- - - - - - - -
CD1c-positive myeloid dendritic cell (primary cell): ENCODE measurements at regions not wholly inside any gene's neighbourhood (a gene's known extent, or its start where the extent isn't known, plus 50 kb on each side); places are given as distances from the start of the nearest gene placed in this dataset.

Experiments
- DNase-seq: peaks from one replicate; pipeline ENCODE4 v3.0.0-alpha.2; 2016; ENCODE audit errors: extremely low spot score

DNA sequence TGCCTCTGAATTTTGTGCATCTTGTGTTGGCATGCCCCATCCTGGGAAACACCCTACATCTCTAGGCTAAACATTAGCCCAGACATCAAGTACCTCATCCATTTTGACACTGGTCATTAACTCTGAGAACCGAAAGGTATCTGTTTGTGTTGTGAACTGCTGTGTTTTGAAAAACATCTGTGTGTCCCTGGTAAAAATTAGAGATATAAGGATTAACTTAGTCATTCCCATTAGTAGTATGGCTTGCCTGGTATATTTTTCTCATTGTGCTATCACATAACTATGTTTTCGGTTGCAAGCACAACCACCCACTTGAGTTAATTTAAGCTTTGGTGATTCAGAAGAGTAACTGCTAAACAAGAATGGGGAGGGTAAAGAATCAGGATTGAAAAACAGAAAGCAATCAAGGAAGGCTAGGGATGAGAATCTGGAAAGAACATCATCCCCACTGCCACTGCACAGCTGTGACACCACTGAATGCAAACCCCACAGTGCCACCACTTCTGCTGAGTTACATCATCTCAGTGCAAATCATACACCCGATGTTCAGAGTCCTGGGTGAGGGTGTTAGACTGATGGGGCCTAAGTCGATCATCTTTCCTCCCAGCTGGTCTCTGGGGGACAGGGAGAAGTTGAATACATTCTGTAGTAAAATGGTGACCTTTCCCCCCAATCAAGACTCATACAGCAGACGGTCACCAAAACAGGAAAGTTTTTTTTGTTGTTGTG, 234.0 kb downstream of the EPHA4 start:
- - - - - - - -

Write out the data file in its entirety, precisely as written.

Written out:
CD1c-positive myeloid dendritic cell (primary cell): ENCODE measurements at regions not wholly inside any gene's neighbourhood (a gene's known extent, or its start where the extent isn't known, plus 50 kb on each side); places are given as distances from the start of the nearest gene placed in this dataset.

Experiments
- DNase-seq: peaks from one replicate; pipeline ENCODE4 v3.0.0-alpha.2; 2016; ENCODE audit errors: extremely low spot score

DNA sequence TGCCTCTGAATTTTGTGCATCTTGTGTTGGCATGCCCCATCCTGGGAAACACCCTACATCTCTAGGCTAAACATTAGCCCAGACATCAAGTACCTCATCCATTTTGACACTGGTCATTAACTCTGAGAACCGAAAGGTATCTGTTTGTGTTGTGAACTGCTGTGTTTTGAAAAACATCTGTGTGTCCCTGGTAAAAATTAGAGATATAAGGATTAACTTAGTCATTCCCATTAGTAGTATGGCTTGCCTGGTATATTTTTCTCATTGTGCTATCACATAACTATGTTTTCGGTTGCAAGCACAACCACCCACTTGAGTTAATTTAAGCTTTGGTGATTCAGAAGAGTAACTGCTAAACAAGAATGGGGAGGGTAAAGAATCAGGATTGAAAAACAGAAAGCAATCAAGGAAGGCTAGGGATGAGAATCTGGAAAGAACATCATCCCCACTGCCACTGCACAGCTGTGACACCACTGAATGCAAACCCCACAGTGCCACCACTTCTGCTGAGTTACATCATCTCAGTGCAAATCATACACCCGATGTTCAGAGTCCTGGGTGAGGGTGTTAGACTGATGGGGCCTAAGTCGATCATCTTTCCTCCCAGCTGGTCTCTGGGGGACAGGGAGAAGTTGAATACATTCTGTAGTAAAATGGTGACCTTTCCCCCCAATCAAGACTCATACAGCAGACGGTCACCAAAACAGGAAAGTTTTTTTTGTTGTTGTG, 234.0 kb downstream of the EPHA4 start: